The falaj of Wadi Qurai snakes around the mountain slopes. It is a fine example of ancient Oman’s prowess in harnessing water for drinking and farming in difficult terrains. The falaj is the favourite spot of hikers from across the Sultanate. It is scenic with minor challenges to help amateur hikers get acquainted with the beauty of trekking.
Located about two hours from Muscat hidden in one of the corners of Samayil, Wadi Qurai has maintained its old-world charm and here, the locals are insistent that the impeccable state of nature is preserved.
Based on the source, there are three types of falaj: the Ghaily falaj, which is a simple diversion and canalisation of surface wadi flow; it uses normally open channels to collect and transfer the water. It dries out after long periods of drought with low rainfall since it depends on a shallow underground water table.
The second is the Iddi or Dawoodi falaj, also called qanat, which is a very ancient system for extracting water from the water table by gravity, through a nearly horizontal gallery,” the organisation explained.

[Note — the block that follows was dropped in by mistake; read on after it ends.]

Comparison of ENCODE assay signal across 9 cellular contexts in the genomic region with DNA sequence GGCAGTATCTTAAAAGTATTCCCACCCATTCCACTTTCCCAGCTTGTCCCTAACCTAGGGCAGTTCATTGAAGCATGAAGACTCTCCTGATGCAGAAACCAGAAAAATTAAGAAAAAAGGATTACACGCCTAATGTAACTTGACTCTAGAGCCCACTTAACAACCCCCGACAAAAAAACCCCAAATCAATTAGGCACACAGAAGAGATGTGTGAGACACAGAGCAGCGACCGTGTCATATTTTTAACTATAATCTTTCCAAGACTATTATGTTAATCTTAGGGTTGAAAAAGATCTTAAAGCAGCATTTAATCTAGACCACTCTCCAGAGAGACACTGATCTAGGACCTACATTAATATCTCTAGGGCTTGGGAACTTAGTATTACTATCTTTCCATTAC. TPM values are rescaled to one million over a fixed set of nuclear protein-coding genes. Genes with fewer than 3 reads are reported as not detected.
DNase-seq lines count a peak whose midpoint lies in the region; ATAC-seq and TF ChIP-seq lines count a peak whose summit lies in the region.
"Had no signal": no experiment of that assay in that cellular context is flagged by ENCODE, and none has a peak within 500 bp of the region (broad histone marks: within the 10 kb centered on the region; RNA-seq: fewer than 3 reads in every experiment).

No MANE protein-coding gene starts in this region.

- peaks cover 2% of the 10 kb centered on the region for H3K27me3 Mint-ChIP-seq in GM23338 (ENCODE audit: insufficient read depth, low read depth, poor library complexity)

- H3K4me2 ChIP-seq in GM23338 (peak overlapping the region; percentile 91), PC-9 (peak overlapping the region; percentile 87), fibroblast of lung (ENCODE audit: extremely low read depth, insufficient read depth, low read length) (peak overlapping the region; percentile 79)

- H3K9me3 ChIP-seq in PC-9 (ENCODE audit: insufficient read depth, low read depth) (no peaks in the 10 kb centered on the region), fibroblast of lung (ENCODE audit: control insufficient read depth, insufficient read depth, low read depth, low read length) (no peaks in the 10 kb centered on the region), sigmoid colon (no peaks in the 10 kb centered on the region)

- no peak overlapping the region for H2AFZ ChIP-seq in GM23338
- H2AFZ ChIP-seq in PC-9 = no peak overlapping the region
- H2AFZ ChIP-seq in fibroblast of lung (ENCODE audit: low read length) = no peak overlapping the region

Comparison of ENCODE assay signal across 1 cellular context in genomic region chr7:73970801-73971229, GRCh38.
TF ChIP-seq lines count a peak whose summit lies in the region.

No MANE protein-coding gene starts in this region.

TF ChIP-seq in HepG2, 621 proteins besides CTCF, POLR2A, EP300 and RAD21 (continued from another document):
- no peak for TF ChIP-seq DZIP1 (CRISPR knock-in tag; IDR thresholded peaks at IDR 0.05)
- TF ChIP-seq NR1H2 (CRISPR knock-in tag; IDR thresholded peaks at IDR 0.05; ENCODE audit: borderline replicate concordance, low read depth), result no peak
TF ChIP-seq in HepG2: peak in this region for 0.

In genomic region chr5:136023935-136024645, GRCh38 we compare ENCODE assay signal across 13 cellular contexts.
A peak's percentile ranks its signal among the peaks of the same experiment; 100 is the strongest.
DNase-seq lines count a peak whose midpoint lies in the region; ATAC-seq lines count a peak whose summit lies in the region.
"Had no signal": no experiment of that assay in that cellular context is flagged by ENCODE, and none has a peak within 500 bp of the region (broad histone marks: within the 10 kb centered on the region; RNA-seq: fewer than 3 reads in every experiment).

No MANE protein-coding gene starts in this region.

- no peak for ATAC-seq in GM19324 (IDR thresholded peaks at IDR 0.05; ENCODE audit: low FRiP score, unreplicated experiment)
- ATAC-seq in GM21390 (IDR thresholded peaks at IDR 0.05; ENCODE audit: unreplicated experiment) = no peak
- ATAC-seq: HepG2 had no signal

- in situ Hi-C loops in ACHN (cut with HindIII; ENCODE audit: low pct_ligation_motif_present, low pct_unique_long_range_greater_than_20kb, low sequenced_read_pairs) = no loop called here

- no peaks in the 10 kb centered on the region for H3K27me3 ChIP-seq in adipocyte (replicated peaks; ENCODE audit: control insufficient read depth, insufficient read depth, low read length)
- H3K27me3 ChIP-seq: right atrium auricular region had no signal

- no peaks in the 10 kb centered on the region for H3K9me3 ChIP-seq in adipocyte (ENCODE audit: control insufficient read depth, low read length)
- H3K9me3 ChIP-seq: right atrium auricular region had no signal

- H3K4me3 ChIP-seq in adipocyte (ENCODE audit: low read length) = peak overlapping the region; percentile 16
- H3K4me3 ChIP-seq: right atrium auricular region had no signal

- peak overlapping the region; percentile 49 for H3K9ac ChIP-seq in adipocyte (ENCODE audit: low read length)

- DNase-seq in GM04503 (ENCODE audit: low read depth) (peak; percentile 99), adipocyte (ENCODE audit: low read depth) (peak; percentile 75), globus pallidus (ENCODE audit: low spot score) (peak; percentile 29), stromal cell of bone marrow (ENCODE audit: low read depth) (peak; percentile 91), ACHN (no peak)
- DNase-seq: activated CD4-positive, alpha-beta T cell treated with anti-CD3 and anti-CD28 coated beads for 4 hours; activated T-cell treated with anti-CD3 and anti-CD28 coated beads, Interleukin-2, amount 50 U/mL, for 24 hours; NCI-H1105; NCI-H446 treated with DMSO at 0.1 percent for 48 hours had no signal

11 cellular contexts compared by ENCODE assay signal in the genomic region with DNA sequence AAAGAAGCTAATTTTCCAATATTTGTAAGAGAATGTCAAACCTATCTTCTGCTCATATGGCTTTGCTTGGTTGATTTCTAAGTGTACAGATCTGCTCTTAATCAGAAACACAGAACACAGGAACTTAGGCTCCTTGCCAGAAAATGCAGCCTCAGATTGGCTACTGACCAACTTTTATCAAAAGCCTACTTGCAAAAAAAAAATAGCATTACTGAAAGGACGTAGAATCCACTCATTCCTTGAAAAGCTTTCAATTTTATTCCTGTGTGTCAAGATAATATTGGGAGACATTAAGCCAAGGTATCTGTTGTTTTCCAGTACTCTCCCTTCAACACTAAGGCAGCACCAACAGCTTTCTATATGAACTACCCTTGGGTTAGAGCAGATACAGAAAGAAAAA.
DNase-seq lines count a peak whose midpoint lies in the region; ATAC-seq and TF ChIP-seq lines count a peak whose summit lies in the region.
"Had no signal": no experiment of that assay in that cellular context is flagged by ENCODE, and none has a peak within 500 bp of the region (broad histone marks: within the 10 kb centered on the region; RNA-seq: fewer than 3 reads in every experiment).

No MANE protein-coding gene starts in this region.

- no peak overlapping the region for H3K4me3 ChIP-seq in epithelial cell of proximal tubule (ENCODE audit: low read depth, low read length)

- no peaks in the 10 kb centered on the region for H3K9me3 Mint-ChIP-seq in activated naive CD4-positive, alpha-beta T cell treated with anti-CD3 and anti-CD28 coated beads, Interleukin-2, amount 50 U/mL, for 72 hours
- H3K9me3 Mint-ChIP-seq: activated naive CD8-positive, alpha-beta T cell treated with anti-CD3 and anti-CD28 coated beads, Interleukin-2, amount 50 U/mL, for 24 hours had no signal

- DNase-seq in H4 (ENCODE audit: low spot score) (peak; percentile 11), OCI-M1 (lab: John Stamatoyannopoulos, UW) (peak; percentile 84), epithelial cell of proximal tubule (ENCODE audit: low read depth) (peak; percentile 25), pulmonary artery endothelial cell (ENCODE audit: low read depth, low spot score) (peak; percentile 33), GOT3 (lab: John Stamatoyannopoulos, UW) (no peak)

“This type of falaj has a system of deep and long channels, the lengths of which sometimes extend to 16 km, while the whole falaj network may reach 45 km, while the third is the Aini falaj, which is a simple canalisation of springs.”
The falaj of Wadi Qurai belongs to the Aini falaj.
In ancient times, people used the hollow trunks of the date palm to transport water from the slopes of the mountains for domestic and agricultural purposes.
The canal assumed its modern form with the advent of concrete and cement when the people were able to easily deliver water flowing along the mountains and giant rocks.
The falaj derives its water from five natural springs and the most important of these springs is Ain al Najmiya. It is also called Falaj Sana’a.
Despite the small size of this falaj, its width does not exceed 20 cm, it is an important source of freshwater for the people as it is able to transport water for a distance of more than three kilometres.
The wadi is also home to birds and wild animals including the Arabian Tahr. It also has dozens of species of wild plants such as Sidr Qusum, Simr, Tulh, Boot and wild figs.
As the falaj is a source of fresh water, swimming is banned. Visitors must also take care of the surroundings and not leave trash at the picnic site.
“We are completely dependent on the water of this falaj for irrigation and household uses, but there are those who do not care. Many visitors swim in the wadi and do not care about the cleanliness of the place,” some locals complained.